When bolting something like a flange or a dead/blind end to a port on a pressure vessel (lets say rated to 2 ATM), is there a good rule of thumb on how much of the threading should be engaged into the tapped hole in the vessel?

Is there an ISO standard or something and if so can someone provide a reference to the standard?


When dealing with pressure vessels, you should not rely on rules of thumb. You should rely instead on the ASME Boiler and Pressure Vessel Code or whatever code is required by your local enforcement or regulatory body.

There are far too many variables for a one-size-fits-all answer. The design pressure/temperature, materials of construction, flange configuration, gasket material, etc all play a role.

Bolts are not typically used for these types of connections. Instead you would install a threaded stud in the vessel and then use a washer and nut to hold the flange.

Section VIII Division 1 UG-43 states that a tapped hole for a stud shall engage the stud for a length not less than the larger of $d_s$ (the nominal stud diameter) or $$0.75d_s \times \Big( \frac {maximum \space allowable \space stress \space value \space of \space stud \space material \space at \space design \space temp}{maximum \space allowable \space stress \space value \space of \space tapped\space material \space at \space design \space temp} \Big)$$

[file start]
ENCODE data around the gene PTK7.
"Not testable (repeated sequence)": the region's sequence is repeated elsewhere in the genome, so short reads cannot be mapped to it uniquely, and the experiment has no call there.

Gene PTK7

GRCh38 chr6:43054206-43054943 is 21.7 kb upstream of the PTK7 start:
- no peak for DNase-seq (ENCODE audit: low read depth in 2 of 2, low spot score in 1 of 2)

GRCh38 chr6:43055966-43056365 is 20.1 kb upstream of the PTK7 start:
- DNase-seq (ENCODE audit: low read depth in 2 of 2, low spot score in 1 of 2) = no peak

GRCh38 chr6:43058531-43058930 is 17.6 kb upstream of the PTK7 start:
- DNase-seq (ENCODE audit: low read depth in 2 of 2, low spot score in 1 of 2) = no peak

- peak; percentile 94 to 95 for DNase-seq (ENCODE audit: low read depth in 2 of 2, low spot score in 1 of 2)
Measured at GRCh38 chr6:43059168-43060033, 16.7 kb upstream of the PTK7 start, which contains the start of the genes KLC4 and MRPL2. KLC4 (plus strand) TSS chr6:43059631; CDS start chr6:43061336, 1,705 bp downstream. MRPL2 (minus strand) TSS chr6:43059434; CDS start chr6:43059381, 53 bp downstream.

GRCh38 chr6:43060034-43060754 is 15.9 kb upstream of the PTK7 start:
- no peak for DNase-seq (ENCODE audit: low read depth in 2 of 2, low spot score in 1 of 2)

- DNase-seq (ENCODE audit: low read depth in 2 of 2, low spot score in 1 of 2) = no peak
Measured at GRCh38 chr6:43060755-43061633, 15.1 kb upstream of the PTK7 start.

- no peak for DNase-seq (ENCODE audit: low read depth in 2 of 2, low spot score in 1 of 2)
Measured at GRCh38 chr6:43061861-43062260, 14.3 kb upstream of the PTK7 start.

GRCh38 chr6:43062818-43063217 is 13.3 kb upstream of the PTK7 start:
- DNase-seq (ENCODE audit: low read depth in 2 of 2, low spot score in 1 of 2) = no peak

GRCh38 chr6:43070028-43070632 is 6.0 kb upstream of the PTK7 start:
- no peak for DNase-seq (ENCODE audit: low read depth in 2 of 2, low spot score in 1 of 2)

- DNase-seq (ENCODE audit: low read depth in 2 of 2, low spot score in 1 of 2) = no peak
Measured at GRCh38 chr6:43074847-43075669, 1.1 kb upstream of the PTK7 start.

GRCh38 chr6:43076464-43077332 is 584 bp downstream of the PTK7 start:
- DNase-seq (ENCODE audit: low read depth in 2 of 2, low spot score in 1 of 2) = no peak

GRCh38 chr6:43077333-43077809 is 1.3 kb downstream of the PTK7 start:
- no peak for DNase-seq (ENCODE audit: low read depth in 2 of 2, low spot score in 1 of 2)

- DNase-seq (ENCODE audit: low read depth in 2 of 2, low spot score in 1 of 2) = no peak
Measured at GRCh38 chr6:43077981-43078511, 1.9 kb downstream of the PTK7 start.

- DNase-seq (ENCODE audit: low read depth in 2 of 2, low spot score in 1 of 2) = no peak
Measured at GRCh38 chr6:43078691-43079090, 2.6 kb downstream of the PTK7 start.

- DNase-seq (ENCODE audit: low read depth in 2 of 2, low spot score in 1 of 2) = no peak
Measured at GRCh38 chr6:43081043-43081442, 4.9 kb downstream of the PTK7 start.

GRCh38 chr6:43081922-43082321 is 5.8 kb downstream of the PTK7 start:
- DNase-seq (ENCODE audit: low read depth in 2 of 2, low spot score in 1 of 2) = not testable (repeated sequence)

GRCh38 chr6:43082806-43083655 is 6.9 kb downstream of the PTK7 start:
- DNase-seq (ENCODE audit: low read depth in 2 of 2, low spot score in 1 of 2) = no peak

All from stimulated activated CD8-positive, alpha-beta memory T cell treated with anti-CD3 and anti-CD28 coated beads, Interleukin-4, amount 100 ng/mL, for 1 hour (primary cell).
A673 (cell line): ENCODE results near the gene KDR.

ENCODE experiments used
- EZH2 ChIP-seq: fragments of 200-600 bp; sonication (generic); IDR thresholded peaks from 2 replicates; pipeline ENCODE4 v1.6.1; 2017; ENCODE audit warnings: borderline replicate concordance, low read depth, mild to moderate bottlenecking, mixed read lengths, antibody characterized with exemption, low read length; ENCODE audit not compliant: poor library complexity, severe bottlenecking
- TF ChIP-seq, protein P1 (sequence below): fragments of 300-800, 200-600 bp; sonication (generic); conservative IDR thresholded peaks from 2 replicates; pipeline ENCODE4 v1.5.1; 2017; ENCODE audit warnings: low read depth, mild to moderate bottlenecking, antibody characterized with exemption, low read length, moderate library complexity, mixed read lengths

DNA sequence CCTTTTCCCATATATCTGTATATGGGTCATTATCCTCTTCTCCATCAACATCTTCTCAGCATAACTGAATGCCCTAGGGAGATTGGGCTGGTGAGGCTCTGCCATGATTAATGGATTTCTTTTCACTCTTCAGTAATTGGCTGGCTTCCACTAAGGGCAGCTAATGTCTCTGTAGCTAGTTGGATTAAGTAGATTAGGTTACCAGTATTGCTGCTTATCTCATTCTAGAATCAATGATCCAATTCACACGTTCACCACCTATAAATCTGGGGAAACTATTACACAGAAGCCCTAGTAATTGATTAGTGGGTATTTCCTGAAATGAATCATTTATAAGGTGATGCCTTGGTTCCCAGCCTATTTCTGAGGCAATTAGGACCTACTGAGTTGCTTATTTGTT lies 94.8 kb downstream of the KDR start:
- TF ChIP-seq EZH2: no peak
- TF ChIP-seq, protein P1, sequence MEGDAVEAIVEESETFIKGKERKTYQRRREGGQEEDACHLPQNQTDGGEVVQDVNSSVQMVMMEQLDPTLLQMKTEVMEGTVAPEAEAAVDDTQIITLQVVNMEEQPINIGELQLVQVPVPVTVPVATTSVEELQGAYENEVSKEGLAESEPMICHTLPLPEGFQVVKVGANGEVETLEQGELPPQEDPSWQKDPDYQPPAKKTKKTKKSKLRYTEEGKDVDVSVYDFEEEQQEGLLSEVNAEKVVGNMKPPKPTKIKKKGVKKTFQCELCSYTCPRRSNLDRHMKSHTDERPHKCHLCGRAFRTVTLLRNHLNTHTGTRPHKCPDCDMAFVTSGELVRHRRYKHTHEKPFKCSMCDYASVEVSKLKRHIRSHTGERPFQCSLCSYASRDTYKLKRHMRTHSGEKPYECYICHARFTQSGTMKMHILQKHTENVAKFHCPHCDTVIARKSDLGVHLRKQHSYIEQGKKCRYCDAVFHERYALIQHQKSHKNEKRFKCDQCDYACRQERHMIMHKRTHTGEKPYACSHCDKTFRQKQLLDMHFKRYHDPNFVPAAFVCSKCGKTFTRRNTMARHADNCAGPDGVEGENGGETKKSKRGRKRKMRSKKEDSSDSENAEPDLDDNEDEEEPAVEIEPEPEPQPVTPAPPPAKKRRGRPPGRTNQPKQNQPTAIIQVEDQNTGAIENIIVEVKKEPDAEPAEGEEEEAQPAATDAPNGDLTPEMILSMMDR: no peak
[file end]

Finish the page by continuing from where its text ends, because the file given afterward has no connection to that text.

except that the thread engagement need not exceed 1.5$d_s$.


I have always used the rule of thumb that the bolt has to be engaged at least one bolt diameter.

This partly comes from looking at structural nuts. Structural nuts develop the full strength of the bolt in tension. These nuts typically engage about one bolt diameter.


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